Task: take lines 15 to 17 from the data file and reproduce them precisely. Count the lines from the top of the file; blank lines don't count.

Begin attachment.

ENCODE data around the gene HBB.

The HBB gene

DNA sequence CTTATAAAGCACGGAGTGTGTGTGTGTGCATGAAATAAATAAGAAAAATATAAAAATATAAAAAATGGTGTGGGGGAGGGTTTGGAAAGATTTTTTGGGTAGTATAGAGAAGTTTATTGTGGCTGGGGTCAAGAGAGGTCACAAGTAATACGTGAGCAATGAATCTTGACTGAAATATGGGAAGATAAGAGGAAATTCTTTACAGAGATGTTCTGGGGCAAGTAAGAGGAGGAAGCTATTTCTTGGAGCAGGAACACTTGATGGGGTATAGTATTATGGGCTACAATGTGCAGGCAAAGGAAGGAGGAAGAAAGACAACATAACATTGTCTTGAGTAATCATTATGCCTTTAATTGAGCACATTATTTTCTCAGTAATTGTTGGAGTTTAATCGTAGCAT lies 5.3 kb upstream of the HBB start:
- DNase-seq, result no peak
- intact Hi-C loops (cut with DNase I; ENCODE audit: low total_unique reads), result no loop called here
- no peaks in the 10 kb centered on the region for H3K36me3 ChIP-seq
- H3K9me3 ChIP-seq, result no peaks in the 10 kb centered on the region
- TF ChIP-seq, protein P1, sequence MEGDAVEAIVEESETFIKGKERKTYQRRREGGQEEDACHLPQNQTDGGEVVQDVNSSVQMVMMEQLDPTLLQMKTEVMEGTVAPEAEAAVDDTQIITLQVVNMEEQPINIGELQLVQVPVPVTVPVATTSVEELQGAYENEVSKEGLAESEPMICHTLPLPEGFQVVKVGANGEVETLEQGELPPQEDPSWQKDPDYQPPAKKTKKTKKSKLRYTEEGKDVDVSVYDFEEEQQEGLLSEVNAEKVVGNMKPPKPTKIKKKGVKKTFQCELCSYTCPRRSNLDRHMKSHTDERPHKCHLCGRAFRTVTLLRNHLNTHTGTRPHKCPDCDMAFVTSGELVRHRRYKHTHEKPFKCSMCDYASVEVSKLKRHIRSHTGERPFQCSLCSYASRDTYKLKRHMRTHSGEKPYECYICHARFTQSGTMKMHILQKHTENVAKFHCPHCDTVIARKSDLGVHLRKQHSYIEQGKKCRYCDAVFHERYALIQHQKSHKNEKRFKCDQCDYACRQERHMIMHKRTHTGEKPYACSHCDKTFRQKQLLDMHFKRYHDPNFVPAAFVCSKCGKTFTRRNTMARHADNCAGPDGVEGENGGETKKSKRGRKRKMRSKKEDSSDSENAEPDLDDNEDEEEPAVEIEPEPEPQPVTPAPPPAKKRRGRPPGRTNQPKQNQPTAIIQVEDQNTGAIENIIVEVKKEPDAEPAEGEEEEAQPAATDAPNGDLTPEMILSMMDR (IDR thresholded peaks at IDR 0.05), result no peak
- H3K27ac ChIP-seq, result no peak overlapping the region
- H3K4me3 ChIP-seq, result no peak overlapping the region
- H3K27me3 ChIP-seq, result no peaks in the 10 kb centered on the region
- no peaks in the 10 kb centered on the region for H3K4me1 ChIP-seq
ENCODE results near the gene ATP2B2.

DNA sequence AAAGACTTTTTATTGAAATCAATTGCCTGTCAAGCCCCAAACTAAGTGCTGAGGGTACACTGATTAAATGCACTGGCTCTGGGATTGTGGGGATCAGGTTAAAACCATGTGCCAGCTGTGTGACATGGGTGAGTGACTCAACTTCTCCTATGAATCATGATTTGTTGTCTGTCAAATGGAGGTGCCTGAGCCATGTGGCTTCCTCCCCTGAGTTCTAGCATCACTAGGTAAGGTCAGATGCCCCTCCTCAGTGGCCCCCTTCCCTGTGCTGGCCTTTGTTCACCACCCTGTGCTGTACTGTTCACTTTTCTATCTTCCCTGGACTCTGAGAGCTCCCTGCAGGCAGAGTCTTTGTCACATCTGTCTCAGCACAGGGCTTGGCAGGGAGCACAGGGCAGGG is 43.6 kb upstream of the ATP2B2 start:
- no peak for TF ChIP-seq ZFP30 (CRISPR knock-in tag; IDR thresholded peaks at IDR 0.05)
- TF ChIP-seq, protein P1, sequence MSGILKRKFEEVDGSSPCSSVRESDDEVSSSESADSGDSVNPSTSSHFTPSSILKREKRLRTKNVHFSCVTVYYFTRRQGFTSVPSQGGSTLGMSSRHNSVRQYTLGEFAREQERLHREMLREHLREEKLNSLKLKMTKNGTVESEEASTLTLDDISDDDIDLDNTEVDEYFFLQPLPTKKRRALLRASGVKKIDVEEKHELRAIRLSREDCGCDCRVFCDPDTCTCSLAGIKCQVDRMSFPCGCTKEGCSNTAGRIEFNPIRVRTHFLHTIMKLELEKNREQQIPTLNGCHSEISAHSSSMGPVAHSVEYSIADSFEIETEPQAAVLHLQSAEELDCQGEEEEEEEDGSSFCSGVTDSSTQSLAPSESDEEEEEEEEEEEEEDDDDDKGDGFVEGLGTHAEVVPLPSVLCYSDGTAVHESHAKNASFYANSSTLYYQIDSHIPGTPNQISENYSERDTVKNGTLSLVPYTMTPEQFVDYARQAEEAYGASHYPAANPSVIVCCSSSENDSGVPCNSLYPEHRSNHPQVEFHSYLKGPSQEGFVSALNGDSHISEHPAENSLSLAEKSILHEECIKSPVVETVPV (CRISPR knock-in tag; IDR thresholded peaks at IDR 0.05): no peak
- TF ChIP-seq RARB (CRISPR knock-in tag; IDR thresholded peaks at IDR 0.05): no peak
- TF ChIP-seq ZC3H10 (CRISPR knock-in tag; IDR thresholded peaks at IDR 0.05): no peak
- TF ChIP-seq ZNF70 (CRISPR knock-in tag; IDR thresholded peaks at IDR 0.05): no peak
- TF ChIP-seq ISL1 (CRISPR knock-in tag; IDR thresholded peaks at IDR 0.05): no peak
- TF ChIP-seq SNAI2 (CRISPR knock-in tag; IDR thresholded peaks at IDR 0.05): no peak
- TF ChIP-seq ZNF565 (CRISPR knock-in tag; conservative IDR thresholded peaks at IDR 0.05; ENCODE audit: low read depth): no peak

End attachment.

- no peak for TF ChIP-seq ZFP30 (CRISPR knock-in tag; IDR thresholded peaks at IDR 0.05)
- TF ChIP-seq, protein P1, sequence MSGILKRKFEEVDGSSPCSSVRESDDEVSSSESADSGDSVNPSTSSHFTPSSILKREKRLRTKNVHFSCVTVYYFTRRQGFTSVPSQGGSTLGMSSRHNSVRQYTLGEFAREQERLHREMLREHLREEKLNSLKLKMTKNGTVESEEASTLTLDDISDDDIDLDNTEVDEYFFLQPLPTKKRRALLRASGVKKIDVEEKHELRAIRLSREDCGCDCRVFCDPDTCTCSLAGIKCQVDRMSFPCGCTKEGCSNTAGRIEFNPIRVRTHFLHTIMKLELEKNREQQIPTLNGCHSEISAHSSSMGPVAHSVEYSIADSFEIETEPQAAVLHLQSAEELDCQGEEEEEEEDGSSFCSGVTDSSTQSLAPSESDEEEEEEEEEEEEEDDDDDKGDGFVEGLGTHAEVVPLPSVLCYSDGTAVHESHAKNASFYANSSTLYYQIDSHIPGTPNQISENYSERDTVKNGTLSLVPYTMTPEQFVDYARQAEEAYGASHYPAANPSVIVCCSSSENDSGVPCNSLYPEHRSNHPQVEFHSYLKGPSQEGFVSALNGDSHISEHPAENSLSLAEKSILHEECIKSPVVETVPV (CRISPR knock-in tag; IDR thresholded peaks at IDR 0.05): no peak
- TF ChIP-seq RARB (CRISPR knock-in tag; IDR thresholded peaks at IDR 0.05): no peak